November 10: Chapters 7 & 8

November 17: Chapter 9

November 24: Chapter 10

Photo by Motoki Tonn on Unsplash

7 Comments

  1. Rachel Kahindi October 11, 2020

    I think this group will probably have a different perspective than the primary audience of this book. We spend time with people who are different from us, we embrace cultural differences, and we are a little more aware of our own cultures – things that can be taken for granted when you never leave your own culture.

    But this book is about ethnicity, which I think of as a step beyond or above culture. Culture is part of ethnicity, but it can change, and it does change from one generation to the next. Ethnicity can’t change. The idea of ethnicity being good – even my ethnicity – is new for me.

    I’m from very mixed up heritage, and most of my many ethnic roots mixed so many generations ago that it’s hard to see how they affect me, besides giving me my physical features. I am mostly English, Irish, German, and Czech (our most recent immigrants to the US 5 generations ago). Maybe also Scottish? There could be a few more European nationalities in my family tree, too. I know that I also have Native American heritage from both of parents, Cherokee and maybe Chickasaw (not sure).

    1. Amanda Hutton October 12, 2020

      Rachel, I agree that it culture is different than ethnicity, but this group will bring a unique perspective for discussion. What an exciting topic! I look forward to learning alongside all of you!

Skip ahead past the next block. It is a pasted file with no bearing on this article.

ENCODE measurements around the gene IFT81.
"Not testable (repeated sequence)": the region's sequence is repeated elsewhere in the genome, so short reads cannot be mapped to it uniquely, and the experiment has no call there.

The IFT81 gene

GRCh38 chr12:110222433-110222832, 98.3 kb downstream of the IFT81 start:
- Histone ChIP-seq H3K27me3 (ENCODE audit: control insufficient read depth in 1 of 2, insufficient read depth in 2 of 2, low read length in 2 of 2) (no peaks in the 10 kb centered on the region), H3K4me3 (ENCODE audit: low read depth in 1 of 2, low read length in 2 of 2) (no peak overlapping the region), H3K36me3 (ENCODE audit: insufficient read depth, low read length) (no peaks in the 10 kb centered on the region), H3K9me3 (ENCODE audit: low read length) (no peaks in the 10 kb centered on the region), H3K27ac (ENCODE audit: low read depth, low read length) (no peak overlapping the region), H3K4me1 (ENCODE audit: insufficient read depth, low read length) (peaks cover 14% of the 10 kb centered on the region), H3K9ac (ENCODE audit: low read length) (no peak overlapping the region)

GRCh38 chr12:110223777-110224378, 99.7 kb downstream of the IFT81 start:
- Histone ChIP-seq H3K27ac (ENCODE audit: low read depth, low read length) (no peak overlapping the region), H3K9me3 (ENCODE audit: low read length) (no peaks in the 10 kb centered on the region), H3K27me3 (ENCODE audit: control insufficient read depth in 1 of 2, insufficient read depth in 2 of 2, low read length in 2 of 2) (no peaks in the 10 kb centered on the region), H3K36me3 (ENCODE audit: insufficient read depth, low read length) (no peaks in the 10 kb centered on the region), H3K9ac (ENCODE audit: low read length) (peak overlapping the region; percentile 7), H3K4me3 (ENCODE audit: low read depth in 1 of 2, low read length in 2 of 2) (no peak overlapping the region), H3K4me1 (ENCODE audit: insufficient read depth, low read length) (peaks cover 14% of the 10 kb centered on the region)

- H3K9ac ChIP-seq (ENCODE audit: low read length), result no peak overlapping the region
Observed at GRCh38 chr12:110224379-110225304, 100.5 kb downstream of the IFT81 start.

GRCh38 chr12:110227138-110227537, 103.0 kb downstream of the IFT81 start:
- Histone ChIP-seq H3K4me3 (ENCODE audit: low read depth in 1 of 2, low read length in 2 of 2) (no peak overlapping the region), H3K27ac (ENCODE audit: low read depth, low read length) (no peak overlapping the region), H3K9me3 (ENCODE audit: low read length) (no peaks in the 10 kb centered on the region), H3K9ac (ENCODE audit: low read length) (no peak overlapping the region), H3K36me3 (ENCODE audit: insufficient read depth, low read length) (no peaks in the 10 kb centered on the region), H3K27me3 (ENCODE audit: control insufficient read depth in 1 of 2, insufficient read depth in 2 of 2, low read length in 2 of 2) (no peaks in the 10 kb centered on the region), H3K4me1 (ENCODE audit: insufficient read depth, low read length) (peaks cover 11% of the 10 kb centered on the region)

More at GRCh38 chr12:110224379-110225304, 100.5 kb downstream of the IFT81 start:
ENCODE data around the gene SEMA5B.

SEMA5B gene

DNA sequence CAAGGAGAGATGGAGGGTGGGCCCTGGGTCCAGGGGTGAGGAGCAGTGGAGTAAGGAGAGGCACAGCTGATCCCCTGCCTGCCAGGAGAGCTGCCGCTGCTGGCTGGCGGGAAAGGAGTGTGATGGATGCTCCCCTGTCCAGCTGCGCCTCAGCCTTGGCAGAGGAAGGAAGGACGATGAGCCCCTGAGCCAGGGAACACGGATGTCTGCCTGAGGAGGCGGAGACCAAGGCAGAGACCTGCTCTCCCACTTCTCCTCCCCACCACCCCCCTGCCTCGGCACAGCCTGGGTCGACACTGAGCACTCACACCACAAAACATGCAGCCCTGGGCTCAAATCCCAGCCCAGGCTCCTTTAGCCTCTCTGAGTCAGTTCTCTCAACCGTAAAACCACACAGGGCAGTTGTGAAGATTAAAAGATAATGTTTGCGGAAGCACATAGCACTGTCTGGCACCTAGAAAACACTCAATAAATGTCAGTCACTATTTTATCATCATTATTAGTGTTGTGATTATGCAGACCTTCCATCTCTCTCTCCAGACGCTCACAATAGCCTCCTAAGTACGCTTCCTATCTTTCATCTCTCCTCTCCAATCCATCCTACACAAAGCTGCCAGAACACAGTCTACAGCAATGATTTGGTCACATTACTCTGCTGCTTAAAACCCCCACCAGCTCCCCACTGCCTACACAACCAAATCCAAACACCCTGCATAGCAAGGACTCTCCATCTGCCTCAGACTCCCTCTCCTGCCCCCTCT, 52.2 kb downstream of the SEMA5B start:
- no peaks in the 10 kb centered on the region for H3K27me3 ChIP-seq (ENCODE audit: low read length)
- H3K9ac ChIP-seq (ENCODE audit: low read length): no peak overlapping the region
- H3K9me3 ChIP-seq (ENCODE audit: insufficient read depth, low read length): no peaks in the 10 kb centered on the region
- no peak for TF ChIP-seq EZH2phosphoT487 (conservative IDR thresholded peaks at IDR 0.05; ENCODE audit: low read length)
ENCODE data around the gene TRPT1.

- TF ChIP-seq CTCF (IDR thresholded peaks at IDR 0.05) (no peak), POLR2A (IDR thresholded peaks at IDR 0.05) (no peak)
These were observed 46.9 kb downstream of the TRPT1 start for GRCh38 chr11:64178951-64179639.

2. Sarah Hilkemann October 14, 2020

      I think we are all used to talking about culture- we cross cultures, are cultural learners, and think through the differences between our passport and host culture. I thought the way you described culture and ethnicity is so helpful, Rachel! I don’t necessarily think about ethnicity, at least not my own, so this book is stretching me. 🙂

  2. Phyllis October 12, 2020

    I should have commented right after I read the chapter, when my impressions were fresh. I am excited to be reading this, and it seems good. I just feel like I’m in over my head and reading about life on a different planet.

    My experiences and thoughts, like Rachel said above, are all about cultural differences, not so much skin color. I have seen and experienced discrimation along the lines of country borders, but not ethnicity much at all. The kids around me get very confused about civil, national, religious distinctions here. (A little one visiting the family we live with asked me why I “speak Muslim.”) None of us can answer simply to the question, “Where are you from?” But skin colors around us are pretty much all the same.

    Now I’m thinking about the broad ranges of ethnicity that this book gives. I know that I come from a lot of Scottish. Other than that, it’s all European mix. I’m going to watch the video and maybe retread the chapter. I’m also going to get White Awake from the recommended resources as soon as my Hoopla limit resets.

    1. Sarah Hilkemann October 14, 2020

      Phyllis, thanks for sharing that perspective! That’s so interesting that in parts of the world the dividing factors might not be ethnicity, but like you said, borders or other distinctions. It will be interesting to hear your thoughts as we week moving through the book!

  3. Amanda Hutton October 12, 2020

    As a mom of young kids, I am looking forward to reading this book. Recently the concept of colorblindness has been brought to my attention, and the culture I live and work in is anything BUT colorblind! I am hoping that this book will give me confidence in how to minister in the midst of ethnic diversity!

    1. Sarah Hilkemann October 14, 2020

      That’s a great perspective, Amanda! I look forward to your insights. 🙂